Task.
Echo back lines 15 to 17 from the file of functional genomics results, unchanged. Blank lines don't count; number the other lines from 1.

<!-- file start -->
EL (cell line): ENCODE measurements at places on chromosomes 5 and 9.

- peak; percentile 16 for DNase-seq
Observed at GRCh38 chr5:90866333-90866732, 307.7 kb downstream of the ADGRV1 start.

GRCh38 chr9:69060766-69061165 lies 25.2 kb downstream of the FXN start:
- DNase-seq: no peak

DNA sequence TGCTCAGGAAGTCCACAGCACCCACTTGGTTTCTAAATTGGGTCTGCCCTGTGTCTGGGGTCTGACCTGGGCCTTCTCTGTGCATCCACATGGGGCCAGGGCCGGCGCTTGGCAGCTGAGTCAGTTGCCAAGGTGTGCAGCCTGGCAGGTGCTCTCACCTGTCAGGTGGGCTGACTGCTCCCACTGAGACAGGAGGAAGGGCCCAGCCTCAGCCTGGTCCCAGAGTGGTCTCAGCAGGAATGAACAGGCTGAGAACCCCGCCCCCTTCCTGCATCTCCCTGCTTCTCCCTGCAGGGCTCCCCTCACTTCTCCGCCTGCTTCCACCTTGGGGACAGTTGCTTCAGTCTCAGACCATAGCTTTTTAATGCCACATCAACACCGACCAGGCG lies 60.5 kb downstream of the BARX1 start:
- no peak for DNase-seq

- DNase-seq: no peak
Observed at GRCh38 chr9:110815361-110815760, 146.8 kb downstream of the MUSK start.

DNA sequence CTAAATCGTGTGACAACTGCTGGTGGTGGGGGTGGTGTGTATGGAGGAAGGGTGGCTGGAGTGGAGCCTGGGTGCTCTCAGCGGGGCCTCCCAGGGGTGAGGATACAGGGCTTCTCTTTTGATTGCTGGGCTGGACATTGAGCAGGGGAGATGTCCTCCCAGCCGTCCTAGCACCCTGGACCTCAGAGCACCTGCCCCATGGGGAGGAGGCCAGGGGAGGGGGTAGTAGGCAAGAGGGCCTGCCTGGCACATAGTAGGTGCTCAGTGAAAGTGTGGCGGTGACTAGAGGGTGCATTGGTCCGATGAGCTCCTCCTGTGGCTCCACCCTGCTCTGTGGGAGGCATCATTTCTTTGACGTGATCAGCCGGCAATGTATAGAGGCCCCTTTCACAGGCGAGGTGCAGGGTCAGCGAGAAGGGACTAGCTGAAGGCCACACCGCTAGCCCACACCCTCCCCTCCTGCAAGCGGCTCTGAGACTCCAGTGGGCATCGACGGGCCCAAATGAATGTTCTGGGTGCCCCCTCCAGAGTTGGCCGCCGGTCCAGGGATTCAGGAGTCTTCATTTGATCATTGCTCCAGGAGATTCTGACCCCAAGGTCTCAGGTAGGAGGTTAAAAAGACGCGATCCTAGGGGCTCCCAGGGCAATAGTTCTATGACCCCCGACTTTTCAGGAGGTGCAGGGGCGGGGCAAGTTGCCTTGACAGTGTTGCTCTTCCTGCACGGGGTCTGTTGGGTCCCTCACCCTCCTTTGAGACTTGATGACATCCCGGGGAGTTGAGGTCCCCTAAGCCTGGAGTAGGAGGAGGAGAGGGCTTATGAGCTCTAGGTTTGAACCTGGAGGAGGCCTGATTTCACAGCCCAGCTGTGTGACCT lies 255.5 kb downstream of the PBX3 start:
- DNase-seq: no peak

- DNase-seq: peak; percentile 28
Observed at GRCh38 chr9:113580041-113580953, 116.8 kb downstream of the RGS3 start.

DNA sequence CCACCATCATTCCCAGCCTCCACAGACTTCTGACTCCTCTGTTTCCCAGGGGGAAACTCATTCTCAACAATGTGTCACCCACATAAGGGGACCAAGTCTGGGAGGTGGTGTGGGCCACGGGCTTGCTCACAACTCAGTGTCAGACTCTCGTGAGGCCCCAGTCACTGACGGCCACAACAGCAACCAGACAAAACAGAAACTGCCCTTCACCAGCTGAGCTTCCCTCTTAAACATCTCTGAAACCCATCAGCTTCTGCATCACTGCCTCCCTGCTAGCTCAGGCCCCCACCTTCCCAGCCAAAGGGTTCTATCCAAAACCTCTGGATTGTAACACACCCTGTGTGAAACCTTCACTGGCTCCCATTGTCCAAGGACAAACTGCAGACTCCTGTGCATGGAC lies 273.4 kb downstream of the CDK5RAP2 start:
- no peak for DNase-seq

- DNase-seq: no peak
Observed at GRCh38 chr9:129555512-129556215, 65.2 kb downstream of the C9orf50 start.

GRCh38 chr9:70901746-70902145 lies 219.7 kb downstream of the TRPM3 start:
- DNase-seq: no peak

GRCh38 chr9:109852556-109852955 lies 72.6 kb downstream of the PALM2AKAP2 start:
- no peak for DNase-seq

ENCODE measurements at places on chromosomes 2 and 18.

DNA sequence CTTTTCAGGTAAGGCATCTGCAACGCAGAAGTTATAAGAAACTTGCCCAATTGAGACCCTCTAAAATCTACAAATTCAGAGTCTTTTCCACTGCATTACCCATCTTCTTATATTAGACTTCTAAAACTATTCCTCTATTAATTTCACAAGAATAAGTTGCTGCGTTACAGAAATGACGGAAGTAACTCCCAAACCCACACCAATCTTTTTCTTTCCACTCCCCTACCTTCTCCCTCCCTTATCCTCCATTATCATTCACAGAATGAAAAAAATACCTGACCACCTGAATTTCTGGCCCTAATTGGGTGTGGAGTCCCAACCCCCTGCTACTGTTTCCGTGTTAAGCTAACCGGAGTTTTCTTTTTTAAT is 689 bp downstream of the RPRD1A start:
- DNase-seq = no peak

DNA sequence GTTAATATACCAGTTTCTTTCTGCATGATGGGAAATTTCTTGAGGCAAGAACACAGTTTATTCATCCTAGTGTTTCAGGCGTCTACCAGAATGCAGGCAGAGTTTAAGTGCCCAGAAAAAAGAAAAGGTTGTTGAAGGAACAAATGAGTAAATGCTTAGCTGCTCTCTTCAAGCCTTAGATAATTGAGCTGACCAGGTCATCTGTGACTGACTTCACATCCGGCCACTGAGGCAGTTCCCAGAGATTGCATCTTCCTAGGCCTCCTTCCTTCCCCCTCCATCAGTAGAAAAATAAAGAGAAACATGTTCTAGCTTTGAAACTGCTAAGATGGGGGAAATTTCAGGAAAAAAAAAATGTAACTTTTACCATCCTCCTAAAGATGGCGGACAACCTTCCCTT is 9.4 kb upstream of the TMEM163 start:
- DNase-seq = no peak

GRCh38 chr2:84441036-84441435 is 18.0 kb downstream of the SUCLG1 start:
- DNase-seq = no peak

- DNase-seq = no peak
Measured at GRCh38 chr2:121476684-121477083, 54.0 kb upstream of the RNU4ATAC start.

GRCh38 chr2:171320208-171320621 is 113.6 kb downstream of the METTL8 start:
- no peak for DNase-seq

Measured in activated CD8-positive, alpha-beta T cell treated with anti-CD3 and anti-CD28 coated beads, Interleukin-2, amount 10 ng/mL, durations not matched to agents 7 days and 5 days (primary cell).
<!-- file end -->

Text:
- no peak for DNase-seq

- DNase-seq: no peak
Observed at GRCh38 chr9:129555512-129556215, 65.2 kb downstream of the C9orf50 start.